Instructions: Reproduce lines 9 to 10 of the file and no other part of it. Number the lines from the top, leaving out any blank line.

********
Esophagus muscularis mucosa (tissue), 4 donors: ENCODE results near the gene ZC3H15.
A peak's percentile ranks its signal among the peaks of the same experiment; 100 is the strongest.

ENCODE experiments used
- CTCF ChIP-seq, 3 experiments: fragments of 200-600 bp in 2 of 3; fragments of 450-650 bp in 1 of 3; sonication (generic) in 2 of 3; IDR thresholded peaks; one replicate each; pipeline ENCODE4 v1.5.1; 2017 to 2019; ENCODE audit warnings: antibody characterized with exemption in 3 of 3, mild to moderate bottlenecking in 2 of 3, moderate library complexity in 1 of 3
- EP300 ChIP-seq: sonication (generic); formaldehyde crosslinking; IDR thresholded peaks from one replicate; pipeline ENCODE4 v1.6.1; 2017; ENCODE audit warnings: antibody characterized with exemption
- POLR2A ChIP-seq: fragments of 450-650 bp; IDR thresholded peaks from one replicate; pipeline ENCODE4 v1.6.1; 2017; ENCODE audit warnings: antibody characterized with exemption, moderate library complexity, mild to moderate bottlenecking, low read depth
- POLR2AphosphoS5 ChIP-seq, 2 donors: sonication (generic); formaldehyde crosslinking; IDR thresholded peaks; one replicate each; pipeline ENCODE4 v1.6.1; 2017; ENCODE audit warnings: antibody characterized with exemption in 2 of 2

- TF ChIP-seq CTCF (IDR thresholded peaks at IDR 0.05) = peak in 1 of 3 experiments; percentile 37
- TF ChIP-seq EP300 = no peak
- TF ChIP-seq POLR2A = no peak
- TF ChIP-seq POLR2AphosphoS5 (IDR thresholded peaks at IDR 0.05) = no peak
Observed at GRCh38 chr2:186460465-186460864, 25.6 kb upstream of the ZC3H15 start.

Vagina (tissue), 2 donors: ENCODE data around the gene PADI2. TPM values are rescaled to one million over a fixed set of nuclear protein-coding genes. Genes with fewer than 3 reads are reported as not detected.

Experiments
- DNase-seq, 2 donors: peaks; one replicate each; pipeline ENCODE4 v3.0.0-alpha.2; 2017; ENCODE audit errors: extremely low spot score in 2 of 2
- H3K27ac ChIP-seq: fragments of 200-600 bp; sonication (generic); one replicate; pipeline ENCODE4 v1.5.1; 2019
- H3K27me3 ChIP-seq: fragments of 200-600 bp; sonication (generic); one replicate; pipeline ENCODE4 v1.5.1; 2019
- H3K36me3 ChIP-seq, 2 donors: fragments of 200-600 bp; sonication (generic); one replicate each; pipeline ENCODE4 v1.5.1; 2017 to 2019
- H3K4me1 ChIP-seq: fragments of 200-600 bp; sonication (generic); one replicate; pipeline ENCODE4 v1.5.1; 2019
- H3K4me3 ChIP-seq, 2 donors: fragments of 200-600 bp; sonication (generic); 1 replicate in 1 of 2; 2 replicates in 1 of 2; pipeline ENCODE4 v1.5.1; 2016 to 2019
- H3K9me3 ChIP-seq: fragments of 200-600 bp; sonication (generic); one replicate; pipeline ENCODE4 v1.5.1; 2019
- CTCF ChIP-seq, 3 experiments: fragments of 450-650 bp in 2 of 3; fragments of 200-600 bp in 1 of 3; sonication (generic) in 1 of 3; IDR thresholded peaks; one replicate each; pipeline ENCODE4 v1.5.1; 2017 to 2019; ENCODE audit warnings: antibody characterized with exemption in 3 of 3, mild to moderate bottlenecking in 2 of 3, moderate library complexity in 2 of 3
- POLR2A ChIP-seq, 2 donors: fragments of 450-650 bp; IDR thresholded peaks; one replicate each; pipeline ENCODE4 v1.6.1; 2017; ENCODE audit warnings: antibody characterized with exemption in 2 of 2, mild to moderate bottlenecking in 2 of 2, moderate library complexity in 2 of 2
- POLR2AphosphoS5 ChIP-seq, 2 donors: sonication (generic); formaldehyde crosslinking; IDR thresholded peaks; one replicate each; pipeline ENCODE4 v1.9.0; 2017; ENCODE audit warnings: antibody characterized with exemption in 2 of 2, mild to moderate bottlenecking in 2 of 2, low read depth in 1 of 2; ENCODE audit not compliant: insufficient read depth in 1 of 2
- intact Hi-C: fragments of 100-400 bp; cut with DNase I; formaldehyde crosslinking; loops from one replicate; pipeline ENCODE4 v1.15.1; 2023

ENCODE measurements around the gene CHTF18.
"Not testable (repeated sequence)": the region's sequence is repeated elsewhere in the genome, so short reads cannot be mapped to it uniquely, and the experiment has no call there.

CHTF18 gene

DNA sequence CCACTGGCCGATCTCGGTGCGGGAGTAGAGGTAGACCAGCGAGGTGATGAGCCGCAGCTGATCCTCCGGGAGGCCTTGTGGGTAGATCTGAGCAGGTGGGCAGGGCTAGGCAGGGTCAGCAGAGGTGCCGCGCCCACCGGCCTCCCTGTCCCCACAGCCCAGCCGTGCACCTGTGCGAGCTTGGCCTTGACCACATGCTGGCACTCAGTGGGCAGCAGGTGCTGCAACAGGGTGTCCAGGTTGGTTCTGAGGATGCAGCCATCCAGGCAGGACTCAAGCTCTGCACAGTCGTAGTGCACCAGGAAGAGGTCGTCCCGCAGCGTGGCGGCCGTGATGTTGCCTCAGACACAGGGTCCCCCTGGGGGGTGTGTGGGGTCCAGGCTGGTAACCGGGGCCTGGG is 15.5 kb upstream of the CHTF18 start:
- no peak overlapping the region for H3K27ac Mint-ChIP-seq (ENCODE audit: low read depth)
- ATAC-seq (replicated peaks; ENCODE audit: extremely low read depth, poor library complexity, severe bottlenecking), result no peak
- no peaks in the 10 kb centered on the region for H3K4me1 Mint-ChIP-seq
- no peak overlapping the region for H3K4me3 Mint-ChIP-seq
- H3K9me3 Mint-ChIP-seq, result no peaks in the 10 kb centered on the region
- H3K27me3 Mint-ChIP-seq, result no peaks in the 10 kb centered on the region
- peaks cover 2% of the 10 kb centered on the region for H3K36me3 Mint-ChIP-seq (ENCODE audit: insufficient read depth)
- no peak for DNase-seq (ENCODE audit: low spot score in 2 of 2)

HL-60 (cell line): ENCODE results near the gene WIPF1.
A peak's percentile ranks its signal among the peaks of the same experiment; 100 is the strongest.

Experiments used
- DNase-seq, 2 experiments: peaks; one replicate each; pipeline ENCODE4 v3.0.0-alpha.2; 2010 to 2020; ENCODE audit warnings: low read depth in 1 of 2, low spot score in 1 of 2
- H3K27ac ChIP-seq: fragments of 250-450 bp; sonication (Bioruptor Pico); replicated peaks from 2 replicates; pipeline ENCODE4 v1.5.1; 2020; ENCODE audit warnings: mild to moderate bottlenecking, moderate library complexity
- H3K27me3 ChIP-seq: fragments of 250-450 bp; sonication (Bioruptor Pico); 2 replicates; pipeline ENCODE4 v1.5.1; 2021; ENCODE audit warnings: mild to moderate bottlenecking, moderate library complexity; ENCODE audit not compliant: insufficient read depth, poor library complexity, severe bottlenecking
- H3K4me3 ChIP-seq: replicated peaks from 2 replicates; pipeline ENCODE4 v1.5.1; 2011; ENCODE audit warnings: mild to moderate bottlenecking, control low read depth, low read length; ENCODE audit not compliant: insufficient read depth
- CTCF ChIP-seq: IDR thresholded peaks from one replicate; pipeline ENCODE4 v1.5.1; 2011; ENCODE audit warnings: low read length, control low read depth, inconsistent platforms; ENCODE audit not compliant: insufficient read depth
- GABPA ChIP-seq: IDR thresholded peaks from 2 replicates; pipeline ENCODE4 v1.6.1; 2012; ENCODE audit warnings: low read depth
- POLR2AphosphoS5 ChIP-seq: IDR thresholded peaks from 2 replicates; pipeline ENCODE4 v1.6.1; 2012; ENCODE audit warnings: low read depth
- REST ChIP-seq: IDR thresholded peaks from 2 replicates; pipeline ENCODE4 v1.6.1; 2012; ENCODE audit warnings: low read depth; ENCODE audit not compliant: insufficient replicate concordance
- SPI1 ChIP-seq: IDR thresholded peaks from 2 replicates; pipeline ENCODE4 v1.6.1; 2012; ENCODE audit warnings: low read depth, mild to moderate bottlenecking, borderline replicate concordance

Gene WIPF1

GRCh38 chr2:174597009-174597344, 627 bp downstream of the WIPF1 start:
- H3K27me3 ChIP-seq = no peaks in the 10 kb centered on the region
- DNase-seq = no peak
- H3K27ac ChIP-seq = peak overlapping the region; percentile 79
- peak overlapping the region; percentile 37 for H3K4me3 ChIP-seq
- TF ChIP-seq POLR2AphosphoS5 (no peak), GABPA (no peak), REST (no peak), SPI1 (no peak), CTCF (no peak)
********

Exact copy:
- TF ChIP-seq EP300 = no peak
- TF ChIP-seq POLR2A = no peak